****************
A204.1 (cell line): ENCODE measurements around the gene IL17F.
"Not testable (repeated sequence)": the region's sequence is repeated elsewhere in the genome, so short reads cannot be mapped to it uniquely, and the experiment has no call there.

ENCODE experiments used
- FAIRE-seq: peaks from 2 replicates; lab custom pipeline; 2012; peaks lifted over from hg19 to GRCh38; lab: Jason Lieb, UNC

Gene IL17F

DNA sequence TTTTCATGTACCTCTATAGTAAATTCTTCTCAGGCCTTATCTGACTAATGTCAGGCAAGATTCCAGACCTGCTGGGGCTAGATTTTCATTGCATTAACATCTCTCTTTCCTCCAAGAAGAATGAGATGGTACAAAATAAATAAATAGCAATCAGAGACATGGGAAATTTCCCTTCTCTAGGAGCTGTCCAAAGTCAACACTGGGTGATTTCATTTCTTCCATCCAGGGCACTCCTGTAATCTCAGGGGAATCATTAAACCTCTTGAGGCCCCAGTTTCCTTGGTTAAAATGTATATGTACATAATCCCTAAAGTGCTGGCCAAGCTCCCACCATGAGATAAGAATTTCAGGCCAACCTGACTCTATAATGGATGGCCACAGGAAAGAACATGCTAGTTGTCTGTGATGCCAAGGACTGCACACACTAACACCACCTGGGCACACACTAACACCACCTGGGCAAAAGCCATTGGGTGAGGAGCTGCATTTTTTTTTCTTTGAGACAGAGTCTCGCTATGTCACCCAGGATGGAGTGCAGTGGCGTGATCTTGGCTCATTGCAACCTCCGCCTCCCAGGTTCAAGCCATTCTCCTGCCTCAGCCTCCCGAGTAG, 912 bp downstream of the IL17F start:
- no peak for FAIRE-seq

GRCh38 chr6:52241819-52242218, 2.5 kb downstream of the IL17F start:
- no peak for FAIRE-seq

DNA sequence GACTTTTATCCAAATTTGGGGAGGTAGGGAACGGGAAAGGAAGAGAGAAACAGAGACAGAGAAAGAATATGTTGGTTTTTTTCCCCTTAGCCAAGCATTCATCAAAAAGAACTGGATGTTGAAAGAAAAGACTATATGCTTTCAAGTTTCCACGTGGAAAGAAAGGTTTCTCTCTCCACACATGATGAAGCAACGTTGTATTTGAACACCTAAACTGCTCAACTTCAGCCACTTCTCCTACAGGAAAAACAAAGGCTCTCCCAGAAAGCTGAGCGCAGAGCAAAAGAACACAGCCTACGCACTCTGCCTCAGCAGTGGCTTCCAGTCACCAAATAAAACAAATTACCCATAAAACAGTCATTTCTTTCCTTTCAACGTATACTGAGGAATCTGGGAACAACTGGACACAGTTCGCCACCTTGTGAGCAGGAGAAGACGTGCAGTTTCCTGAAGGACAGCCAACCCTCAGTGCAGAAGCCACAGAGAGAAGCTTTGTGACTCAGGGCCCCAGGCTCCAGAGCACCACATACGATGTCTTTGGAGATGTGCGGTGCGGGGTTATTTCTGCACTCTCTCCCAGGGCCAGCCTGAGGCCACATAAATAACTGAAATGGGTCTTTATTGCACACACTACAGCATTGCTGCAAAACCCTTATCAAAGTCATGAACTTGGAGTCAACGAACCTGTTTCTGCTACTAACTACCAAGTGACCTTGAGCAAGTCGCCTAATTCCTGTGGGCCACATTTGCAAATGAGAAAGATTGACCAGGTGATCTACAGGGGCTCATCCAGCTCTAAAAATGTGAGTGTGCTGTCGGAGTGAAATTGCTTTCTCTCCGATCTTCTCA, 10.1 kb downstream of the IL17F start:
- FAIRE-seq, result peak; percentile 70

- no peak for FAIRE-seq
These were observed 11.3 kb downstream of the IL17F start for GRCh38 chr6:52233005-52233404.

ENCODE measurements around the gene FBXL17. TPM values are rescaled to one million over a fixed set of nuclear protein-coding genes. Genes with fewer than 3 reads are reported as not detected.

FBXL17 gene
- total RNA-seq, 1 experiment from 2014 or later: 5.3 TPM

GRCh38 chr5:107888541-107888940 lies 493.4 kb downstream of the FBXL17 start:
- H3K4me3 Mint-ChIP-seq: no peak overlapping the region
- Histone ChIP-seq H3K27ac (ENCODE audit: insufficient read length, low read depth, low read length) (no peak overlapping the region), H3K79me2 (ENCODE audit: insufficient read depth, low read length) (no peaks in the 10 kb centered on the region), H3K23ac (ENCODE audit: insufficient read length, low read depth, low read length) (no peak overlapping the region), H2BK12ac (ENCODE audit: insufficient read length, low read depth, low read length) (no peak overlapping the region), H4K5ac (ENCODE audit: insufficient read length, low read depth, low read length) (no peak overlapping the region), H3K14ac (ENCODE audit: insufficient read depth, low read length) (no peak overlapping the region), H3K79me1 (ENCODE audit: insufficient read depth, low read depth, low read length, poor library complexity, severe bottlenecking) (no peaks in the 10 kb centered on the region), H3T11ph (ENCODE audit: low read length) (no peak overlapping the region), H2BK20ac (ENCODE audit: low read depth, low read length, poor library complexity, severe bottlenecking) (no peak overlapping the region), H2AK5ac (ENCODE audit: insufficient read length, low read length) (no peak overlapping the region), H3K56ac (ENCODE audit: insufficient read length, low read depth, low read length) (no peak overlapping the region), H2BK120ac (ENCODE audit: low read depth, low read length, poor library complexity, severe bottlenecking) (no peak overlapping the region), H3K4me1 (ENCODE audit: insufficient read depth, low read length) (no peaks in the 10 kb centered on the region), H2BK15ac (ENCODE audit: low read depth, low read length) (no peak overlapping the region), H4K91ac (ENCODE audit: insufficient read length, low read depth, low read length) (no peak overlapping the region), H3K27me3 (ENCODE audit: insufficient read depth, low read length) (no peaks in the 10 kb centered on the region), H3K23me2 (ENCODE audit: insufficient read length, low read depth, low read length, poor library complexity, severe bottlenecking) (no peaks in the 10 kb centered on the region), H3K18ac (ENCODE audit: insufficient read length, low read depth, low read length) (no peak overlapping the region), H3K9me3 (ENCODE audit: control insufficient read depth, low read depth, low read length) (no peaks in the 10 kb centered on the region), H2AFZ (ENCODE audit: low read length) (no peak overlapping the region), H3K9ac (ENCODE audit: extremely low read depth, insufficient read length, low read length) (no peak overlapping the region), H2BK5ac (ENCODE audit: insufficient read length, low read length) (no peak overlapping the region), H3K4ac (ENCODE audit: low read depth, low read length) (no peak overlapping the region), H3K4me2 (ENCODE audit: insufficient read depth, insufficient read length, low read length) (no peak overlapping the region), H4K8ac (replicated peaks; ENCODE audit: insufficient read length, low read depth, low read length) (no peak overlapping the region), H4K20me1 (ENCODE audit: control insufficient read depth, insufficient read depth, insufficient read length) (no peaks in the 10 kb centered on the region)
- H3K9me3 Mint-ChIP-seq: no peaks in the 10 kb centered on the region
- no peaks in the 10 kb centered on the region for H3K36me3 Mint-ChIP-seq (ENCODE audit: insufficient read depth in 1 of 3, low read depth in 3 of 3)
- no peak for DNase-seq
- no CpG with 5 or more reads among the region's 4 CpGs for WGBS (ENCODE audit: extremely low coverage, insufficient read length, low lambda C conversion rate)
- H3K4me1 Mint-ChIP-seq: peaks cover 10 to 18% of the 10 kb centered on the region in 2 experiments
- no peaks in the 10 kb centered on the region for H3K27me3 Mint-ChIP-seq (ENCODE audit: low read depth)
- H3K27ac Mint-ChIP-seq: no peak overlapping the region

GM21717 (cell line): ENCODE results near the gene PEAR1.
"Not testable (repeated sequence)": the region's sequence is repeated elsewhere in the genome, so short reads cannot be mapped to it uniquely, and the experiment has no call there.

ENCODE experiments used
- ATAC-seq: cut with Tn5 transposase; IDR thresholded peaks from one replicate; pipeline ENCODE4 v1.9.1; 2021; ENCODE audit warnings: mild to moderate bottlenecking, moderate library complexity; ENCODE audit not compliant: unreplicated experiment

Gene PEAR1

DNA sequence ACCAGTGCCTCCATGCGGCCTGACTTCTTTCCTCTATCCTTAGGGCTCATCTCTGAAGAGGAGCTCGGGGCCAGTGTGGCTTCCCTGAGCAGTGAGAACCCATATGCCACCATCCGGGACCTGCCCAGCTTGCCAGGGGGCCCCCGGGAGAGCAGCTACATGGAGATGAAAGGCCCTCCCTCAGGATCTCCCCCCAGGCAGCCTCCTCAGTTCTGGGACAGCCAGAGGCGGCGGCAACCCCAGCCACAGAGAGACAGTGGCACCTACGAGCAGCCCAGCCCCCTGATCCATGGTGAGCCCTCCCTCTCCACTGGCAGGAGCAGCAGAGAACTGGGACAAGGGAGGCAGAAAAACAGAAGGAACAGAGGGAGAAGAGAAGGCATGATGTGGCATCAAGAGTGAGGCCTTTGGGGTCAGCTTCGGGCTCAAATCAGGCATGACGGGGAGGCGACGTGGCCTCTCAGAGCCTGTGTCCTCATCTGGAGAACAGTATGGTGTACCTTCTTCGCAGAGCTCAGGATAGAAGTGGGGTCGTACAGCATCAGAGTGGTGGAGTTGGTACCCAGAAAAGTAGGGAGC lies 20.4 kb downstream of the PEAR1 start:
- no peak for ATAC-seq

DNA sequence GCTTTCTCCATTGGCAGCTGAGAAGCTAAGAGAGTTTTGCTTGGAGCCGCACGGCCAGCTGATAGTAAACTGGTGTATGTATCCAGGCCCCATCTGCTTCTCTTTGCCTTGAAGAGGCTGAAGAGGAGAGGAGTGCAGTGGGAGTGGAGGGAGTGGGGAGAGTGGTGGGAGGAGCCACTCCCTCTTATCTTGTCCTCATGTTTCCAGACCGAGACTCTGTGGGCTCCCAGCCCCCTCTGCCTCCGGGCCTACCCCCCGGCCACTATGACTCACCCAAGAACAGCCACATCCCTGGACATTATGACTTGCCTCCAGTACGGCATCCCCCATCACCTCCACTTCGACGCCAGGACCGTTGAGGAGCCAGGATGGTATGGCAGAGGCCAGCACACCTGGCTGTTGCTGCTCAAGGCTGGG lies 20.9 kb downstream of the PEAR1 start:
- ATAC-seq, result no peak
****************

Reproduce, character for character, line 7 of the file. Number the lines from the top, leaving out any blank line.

- no peak for FAIRE-seq